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Evolutionary and functional analysis of mulberry type III polyketide synthases

Overview of attention for article published in BMC Genomics, August 2016
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Title
Evolutionary and functional analysis of mulberry type III polyketide synthases
Published in
BMC Genomics, August 2016
DOI 10.1186/s12864-016-2843-7
Pubmed ID
Authors

Han Li, Jiubo Liang, Hu Chen, Guangyu Ding, Bi Ma, Ningjia He

Abstract

Type III polyketide synthases are important for the biosynthesis of flavonoids and various plant polyphenols. Mulberry plants have abundant polyphenols, but very little is known about the mulberry type III polyketide synthase genes. An analysis of these genes may provide new targets for genetic improvement to increase relevant secondary metabolites and enhance the plant tolerance to biotic and abiotic stresses. Eighteen genes encoding type III polyketide synthases were identified, including six chalcone synthases (CHS), ten stilbene synthases (STS), and two polyketide synthases (PKS). Functional characterization of four genes representing most of the MnCHS and MnSTS genes by coexpression with 4-Coumaroyl-CoA ligase in Escherichia coli indicated that their products were able to catalyze p-coumaroyl-CoA and malonyl-CoA to generate naringenin and resveratrol, respectively. Microsynteny analysis within mulberry indicated that segmental and tandem duplication events contributed to the expansion of the MnCHS family, while tandem duplications were mainly responsible for the generation of the MnSTS genes. Combining the evolution and expression analysis results of the mulberry type III PKS genes indicated that MnCHS and MnSTS genes evolved mainly under purifying selection to maintain their original functions, but transcriptional subfunctionalization occurred during long-term species evolution. Moreover, mulberry leaves can rapidly accumulated oxyresveratrol after UV-C irradiation, suggesting that resveratrol was converted to oxyresveratrol. Characterizing the functions and evolution of mulberry type III PKS genes is crucial for advancing our understanding of these genes and providing the basis for further studies on the biosynthesis of relevant secondary metabolites in mulberry plants.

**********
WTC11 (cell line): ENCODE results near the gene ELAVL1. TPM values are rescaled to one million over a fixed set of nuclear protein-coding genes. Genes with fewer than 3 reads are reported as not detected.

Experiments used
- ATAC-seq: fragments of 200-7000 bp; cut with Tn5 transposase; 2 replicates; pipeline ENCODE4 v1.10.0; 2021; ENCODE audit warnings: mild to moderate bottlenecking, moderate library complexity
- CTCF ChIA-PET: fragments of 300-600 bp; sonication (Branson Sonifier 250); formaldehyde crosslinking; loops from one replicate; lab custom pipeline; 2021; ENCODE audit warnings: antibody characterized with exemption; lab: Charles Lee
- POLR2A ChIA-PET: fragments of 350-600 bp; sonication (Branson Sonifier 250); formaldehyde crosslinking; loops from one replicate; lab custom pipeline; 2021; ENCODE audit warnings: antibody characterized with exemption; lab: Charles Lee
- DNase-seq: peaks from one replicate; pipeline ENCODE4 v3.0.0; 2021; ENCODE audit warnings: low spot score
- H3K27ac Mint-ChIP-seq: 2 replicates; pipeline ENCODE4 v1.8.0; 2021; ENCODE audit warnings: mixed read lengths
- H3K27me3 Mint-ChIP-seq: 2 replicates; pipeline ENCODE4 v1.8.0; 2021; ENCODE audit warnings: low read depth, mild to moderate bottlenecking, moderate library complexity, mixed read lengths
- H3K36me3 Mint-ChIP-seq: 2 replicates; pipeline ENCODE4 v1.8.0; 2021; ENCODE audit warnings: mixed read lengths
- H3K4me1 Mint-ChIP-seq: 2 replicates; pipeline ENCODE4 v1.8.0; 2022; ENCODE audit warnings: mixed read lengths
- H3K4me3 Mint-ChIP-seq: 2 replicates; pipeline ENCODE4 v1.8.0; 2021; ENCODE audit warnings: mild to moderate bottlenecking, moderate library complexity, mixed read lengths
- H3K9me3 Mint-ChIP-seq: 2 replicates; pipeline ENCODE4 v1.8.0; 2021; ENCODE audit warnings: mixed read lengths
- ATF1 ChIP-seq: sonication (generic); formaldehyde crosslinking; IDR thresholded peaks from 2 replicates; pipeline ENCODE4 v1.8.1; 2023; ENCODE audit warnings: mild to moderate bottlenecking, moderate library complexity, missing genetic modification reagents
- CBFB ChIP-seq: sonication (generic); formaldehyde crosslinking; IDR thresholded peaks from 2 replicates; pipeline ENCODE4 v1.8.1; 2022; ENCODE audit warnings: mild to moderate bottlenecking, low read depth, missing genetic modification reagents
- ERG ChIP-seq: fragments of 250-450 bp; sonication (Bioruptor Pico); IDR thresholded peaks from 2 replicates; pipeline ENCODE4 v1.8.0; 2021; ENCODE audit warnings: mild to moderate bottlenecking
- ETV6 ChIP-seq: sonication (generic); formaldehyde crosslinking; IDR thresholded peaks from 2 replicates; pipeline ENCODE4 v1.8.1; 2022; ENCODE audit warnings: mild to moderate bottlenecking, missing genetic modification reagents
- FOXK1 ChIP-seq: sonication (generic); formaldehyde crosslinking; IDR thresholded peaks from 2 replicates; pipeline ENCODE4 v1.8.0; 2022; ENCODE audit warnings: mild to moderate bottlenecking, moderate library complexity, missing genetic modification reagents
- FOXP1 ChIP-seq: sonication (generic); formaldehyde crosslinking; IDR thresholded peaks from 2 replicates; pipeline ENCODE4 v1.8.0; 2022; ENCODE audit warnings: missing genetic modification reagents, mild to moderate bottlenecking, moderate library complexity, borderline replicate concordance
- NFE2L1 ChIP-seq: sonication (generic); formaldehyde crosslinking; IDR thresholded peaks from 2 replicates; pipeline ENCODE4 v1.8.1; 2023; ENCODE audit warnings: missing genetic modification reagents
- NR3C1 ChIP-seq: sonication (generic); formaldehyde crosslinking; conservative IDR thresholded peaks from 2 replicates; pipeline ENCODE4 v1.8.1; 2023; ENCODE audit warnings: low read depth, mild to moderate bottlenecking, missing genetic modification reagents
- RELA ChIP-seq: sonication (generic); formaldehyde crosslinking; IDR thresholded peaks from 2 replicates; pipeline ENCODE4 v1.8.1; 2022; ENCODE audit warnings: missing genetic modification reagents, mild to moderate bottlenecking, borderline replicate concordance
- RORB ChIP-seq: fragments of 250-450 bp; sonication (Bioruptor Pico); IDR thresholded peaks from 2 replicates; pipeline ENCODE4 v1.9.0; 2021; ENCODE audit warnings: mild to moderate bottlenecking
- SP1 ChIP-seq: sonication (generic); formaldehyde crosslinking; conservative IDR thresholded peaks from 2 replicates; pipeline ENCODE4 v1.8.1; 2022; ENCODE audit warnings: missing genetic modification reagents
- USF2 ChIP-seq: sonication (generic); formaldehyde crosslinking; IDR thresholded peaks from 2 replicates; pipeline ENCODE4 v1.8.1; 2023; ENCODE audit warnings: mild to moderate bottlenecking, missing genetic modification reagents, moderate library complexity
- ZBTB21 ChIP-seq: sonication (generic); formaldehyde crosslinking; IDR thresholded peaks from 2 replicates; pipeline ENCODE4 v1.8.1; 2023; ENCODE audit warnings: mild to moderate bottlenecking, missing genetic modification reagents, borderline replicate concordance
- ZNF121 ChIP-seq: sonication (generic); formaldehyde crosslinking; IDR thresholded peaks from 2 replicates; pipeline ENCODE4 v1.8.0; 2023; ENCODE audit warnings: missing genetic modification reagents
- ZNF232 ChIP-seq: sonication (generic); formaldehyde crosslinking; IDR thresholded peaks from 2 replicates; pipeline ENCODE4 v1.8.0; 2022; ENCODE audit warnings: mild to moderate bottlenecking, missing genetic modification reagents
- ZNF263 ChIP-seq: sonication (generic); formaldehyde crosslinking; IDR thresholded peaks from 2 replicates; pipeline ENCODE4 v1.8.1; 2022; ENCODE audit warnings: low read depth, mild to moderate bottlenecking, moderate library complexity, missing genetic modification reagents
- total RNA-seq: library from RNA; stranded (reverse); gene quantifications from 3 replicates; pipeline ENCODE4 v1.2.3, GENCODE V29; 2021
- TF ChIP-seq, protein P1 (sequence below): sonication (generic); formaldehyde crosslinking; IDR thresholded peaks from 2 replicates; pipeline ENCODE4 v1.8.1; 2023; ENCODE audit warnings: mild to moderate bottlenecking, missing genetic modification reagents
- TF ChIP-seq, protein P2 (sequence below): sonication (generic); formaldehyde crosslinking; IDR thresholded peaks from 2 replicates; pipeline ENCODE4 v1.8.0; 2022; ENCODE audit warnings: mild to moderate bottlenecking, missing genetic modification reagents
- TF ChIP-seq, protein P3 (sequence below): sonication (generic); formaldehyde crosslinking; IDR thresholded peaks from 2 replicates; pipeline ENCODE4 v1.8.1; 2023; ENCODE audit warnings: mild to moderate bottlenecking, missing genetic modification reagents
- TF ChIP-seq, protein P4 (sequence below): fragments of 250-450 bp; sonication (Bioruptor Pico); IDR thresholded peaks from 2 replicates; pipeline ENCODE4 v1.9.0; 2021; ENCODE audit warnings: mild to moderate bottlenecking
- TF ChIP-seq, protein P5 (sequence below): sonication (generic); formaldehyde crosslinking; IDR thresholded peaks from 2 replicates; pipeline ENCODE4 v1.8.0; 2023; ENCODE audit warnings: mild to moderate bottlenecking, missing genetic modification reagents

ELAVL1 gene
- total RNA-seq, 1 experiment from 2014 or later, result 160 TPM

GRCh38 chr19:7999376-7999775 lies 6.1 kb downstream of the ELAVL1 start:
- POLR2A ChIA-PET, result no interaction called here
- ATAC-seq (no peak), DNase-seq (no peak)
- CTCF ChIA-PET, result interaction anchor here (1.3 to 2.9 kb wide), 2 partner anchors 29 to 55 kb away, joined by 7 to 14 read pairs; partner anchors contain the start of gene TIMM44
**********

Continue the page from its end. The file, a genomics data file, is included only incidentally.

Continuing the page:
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Mendeley readers

The data shown below were compiled from readership statistics for 28 Mendeley readers of this research output. Click here to see the associated Mendeley record.

Geographical breakdown

Country Count As %
Unknown 28 100%

Demographic breakdown

Readers by professional status Count As %
Student > Ph. D. Student 13 46%
Researcher 7 25%
Student > Master 2 7%
Professor 1 4%
Student > Doctoral Student 1 4%
Other 2 7%
Unknown 2 7%
Readers by discipline Count As %
Biochemistry, Genetics and Molecular Biology 13 46%
Agricultural and Biological Sciences 10 36%
Pharmacology, Toxicology and Pharmaceutical Science 2 7%
Chemistry 1 4%
Unknown 2 7%

Attention Score in Context

This research output has an Altmetric Attention Score of 1. This is our high-level measure of the quality and quantity of online attention that it has received. This Attention Score, as well as the ranking and number of research outputs shown below, was calculated when the research output was last mentioned on 04 August 2016.
All research outputs
#7,068,007
of 8,166,192 outputs
Outputs from BMC Genomics
#5,120
of 5,773 outputs
Outputs of similar age
#217,584
of 257,711 outputs
Outputs of similar age from BMC Genomics
#242
of 269 outputs
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